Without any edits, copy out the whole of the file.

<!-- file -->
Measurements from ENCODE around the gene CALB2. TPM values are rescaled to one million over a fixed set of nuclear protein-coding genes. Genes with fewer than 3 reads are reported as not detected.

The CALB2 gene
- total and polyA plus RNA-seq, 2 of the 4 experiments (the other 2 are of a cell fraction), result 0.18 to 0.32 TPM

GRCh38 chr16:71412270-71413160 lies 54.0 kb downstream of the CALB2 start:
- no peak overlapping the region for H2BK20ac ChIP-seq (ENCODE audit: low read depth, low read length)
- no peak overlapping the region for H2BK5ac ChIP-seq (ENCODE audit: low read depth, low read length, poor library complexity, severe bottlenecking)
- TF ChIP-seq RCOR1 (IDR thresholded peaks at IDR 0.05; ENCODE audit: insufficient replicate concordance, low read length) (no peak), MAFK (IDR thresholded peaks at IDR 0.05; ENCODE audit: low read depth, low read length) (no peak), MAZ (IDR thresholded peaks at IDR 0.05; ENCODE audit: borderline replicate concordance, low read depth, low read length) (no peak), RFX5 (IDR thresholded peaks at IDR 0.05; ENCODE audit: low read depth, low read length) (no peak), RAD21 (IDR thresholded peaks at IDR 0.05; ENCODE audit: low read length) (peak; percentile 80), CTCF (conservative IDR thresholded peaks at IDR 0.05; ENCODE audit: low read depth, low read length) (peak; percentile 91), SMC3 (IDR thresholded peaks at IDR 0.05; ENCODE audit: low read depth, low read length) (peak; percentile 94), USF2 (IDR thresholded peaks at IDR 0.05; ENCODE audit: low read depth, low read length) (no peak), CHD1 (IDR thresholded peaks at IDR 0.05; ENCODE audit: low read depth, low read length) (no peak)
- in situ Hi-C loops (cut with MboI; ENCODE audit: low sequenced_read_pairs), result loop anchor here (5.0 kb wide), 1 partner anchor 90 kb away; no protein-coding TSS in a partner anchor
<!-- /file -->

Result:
Measurements from ENCODE around the gene CALB2. TPM values are rescaled to one million over a fixed set of nuclear protein-coding genes. Genes with fewer than 3 reads are reported as not detected.

The CALB2 gene
- total and polyA plus RNA-seq, 2 of the 4 experiments (the other 2 are of a cell fraction), result 0.18 to 0.32 TPM

GRCh38 chr16:71412270-71413160 lies 54.0 kb downstream of the CALB2 start:
- no peak overlapping the region for H2BK20ac ChIP-seq (ENCODE audit: low read depth, low read length)
- no peak overlapping the region for H2BK5ac ChIP-seq (ENCODE audit: low read depth, low read length, poor library complexity, severe bottlenecking)
- TF ChIP-seq RCOR1 (IDR thresholded peaks at IDR 0.05; ENCODE audit: insufficient replicate concordance, low read length) (no peak), MAFK (IDR thresholded peaks at IDR 0.05; ENCODE audit: low read depth, low read length) (no peak), MAZ (IDR thresholded peaks at IDR 0.05; ENCODE audit: borderline replicate concordance, low read depth, low read length) (no peak), RFX5 (IDR thresholded peaks at IDR 0.05; ENCODE audit: low read depth, low read length) (no peak), RAD21 (IDR thresholded peaks at IDR 0.05; ENCODE audit: low read length) (peak; percentile 80), CTCF (conservative IDR thresholded peaks at IDR 0.05; ENCODE audit: low read depth, low read length) (peak; percentile 91), SMC3 (IDR thresholded peaks at IDR 0.05; ENCODE audit: low read depth, low read length) (peak; percentile 94), USF2 (IDR thresholded peaks at IDR 0.05; ENCODE audit: low read depth, low read length) (no peak), CHD1 (IDR thresholded peaks at IDR 0.05; ENCODE audit: low read depth, low read length) (no peak)
- in situ Hi-C loops (cut with MboI; ENCODE audit: low sequenced_read_pairs), result loop anchor here (5.0 kb wide), 1 partner anchor 90 kb away; no protein-coding TSS in a partner anchor